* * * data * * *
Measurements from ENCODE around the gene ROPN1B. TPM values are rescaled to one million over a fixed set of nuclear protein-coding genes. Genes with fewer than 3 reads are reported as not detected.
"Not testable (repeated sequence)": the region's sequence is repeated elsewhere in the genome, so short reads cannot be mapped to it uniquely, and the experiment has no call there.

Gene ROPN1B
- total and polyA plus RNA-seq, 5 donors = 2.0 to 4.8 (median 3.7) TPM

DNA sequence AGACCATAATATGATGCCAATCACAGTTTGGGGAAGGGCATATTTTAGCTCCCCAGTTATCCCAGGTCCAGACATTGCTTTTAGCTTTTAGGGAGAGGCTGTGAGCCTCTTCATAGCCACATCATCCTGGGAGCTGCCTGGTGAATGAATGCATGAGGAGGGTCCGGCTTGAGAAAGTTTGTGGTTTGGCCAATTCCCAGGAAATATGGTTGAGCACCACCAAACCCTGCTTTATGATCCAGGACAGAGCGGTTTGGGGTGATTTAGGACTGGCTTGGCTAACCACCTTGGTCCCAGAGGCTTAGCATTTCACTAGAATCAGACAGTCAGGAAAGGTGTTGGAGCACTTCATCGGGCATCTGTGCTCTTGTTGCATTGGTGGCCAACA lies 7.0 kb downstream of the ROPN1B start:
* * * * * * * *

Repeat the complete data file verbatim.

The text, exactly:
Measurements from ENCODE around the gene ROPN1B. TPM values are rescaled to one million over a fixed set of nuclear protein-coding genes. Genes with fewer than 3 reads are reported as not detected.
"Not testable (repeated sequence)": the region's sequence is repeated elsewhere in the genome, so short reads cannot be mapped to it uniquely, and the experiment has no call there.

Gene ROPN1B
- total and polyA plus RNA-seq, 5 donors = 2.0 to 4.8 (median 3.7) TPM

DNA sequence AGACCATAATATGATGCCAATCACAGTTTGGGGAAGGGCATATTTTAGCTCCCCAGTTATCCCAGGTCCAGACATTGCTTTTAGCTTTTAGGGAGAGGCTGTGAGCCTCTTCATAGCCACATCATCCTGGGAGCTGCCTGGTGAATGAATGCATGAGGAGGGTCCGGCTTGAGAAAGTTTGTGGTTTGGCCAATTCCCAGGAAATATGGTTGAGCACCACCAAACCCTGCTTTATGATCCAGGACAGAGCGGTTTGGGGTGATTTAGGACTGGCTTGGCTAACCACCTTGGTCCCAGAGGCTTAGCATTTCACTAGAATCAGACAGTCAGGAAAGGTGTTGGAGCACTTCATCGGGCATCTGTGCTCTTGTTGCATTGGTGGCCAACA lies 7.0 kb downstream of the ROPN1B start: